Alibaba revenue soars
Alibaba’s total revenue rose 31.7 per cent in the last quarter, most of the increase due to a 35 per cent lift in Chinese retail sales.
International performance was somewhat less robust with a more muted 15 per cent rise in retail sales.
Neil Saunders, CEO of Conlumino, says with the retail eCommerce business on a shallower trajectory compared with the heady growth rates of the past (which reached as high as 60 per cent on occasion), it is clear that within China, Alibaba is managing to accelerate performance thanks to both improved retail propositions and the surge in mobile shopping.
Two particular statistics stand out from the company’s mobile sales data, he says.
“The first of these is that Alibaba’s mobile retail sales grew by 183 per cent this quarter; the second is that mobile now accounts for the majority, some 61 per cent, of Alibaba’s total retail sales in China.
“Of course, much of this is down to the continued growth of smartphone and tablet use in the country, but Alibaba deserves credit for taking a lead in terms of shifting its proposition and platforms firmly away from PC to mobile based selling. The recent heavy promotion of the Taobao mobile app to both consumers and merchants was one of the factors that helped to underpin strong mobile performance this past quarter – including a surge in shopper numbers from lower tier cities and more rural areas, where the use of mobile devices for shopping is particularly prevalent.”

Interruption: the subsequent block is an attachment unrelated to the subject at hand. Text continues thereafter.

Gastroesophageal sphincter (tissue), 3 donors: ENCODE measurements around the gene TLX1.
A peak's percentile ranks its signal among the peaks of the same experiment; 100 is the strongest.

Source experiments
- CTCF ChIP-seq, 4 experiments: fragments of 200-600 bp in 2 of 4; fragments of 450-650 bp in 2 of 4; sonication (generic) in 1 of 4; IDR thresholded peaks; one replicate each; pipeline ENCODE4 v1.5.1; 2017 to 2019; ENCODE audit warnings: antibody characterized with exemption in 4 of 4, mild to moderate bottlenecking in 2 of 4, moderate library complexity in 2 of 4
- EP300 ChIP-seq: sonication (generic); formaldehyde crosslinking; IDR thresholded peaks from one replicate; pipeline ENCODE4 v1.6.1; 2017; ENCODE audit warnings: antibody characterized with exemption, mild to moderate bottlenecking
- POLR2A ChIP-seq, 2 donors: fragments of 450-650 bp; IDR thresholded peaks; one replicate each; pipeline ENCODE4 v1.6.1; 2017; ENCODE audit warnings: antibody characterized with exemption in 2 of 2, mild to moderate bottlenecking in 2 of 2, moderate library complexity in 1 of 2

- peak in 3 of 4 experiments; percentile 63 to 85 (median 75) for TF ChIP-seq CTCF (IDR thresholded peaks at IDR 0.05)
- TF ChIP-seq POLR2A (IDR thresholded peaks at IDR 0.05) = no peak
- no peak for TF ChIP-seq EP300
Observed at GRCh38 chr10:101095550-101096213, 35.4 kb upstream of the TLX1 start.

Saunders says Alibaba’s focus on attracting Western brands to its various Chinese platforms continues to deliver fruit.
“Changes to marketing systems, which made them more effective, resulted in a higher spend by merchants which, in turn, attracted more Chinese consumers to the sites and helped to edge up conversion rates.
“In our view, Alibaba’s role as a facilitator for Western brands wanting to sell into China continues to be the the company’s main commercial advantage. Its ability to work closely with those merchants to improve performance will benefit the revenue streams of both parties, as well as creating a more attractive and compelling offer for consumers.”
Outside China, Alibaba’s international division performed reasonably, but was “far from spectacular,” says Saunders.
“At retail level, sales were up by a fairly modest 14.8 per cent, a sequential deterioration on the 40 per cent increase it managed to post last quarter. In our view this underlines the fact that, despite its scale and its technical expertise, Alibaba continues to struggle in carving out a niche in crowded and competitive Western markets.
“As such, its focus on less developed retail locations like Brazil and Russia, together with the more collaborative approach which involves partnering or taking a stake in local eCommerce operators is a sensible, and profitable, way forward on the international front,” he concluded.